Kaiser Health News had an interesting article about the medical profession.  The idea of the “15 Minute Visit”, where doctors spend a short amount of time with patients after waiting months for an appointment, sometimes hours in the waiting room, and have a list of complaints for their doctor, are becoming increasingly more common. Though the amount of time that doctors spend with patients has always hovered around 15 minutes, the quality of that time is being reduced drastically. Health care in America is increasingly based on quantity not quality of care. Doctors aren’t being paid as well per patient. To make up for this, doctors are increasingly having to see more patients to make their overhead and other costs.

This time crunch mainly results in patients feeling less satisfied with their doctors, though there are some negative side effects as well, such as an increased chance of patients being prescribed medications rather than behavioral changes, a missed opportunity to get patients invested in their health by not making a connections with them, and a focus on the primary reason a patient is visiting which can lead to ignoring secondary concerns they might have. These secondary concern could range from minor ailments to symptoms of larger health concerns.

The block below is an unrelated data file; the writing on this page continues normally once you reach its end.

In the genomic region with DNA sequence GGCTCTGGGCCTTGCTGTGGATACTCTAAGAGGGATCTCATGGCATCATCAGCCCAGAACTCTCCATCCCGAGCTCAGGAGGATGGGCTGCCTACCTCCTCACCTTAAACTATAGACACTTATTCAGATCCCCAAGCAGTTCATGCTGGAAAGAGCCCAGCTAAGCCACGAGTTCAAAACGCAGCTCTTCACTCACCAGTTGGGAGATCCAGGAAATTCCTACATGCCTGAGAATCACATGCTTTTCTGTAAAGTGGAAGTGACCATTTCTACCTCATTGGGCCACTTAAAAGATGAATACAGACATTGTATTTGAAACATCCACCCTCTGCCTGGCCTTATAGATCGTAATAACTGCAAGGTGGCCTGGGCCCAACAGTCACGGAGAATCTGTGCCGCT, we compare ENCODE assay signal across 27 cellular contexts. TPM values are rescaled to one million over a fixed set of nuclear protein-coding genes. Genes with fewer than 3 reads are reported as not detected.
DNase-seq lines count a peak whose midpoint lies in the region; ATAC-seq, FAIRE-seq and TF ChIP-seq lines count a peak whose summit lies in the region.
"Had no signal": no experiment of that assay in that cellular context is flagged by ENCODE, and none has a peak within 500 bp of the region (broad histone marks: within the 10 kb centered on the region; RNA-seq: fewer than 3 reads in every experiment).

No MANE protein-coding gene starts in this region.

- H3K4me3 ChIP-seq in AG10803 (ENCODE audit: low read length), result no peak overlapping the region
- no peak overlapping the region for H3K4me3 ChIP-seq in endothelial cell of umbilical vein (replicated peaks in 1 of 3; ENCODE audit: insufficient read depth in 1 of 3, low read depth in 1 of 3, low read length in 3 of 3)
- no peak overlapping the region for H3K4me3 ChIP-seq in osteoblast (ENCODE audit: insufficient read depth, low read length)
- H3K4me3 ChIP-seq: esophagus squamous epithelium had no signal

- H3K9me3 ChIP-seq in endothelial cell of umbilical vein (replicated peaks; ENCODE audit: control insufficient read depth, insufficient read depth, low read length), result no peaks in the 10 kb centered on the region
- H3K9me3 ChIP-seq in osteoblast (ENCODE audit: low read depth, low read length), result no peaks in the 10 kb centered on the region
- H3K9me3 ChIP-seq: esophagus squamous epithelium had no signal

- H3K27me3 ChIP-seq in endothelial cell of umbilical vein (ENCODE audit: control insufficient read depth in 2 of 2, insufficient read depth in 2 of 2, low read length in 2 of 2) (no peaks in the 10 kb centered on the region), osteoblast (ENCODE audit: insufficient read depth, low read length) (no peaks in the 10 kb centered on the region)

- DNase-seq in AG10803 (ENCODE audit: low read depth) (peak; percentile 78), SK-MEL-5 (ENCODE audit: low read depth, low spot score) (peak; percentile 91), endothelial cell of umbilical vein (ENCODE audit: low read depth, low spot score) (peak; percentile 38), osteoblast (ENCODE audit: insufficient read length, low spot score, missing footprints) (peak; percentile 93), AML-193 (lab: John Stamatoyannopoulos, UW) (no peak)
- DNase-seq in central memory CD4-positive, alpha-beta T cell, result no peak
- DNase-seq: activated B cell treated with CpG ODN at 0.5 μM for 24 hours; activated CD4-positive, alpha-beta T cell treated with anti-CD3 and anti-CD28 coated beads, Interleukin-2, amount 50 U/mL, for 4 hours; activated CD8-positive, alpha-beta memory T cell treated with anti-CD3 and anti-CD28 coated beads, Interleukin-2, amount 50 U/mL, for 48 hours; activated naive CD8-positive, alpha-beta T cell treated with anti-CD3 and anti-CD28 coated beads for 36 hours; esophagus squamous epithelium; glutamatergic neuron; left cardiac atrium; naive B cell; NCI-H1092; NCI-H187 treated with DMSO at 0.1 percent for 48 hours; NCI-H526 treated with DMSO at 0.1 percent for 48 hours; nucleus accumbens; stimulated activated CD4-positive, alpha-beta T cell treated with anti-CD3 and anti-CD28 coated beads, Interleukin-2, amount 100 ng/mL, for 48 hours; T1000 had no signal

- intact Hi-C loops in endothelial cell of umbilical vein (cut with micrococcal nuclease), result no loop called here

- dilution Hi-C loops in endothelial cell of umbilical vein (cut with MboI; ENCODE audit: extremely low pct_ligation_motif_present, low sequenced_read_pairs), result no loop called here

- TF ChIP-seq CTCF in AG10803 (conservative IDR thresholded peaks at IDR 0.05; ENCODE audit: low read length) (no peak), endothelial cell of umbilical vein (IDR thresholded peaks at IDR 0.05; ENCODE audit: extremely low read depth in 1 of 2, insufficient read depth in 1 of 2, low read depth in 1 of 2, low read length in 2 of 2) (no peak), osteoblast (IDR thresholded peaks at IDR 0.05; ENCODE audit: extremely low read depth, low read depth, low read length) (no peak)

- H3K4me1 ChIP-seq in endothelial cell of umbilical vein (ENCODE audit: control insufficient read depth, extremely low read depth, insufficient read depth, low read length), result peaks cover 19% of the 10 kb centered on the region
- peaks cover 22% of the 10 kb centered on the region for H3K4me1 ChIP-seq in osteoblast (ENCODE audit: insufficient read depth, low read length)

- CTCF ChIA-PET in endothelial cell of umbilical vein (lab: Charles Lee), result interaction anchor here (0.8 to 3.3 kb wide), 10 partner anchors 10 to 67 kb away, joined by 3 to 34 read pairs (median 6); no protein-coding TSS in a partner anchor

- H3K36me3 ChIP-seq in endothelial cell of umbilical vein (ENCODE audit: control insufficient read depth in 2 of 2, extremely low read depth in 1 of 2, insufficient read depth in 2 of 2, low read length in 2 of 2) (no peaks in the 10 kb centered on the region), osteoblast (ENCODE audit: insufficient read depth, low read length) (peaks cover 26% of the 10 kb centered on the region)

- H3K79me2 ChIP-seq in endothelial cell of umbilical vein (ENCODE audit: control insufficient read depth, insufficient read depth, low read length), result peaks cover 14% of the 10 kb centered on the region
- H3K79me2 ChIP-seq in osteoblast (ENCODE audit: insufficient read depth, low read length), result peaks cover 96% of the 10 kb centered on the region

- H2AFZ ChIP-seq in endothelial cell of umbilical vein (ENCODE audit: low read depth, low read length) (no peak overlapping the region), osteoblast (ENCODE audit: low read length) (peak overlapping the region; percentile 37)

Though the visits are still about the same time in length as always, studies have shown that “doctors let patients speak for only 23 seconds before redirecting them” and that patients were often “interrupted after 12 seconds, if not by the health care provider then by a beeper or a knock on the door.” Dr. Alex Lickerman, director of the University of Chicago’s Student Health and Counseling Services, said, “People feel dissatisfied when they don’t get a chance to say what they have to say.” One way that you can make the most of your doctor’s visits is to go in knowing what you want to discuss. Sometimes patient make lists, but you should also prioritize your lists. As David Rothman, who studies at Columbia University’s College of Physicians and Surgeons, said, “Doctors have one eye on the patient and one eye on the clock.”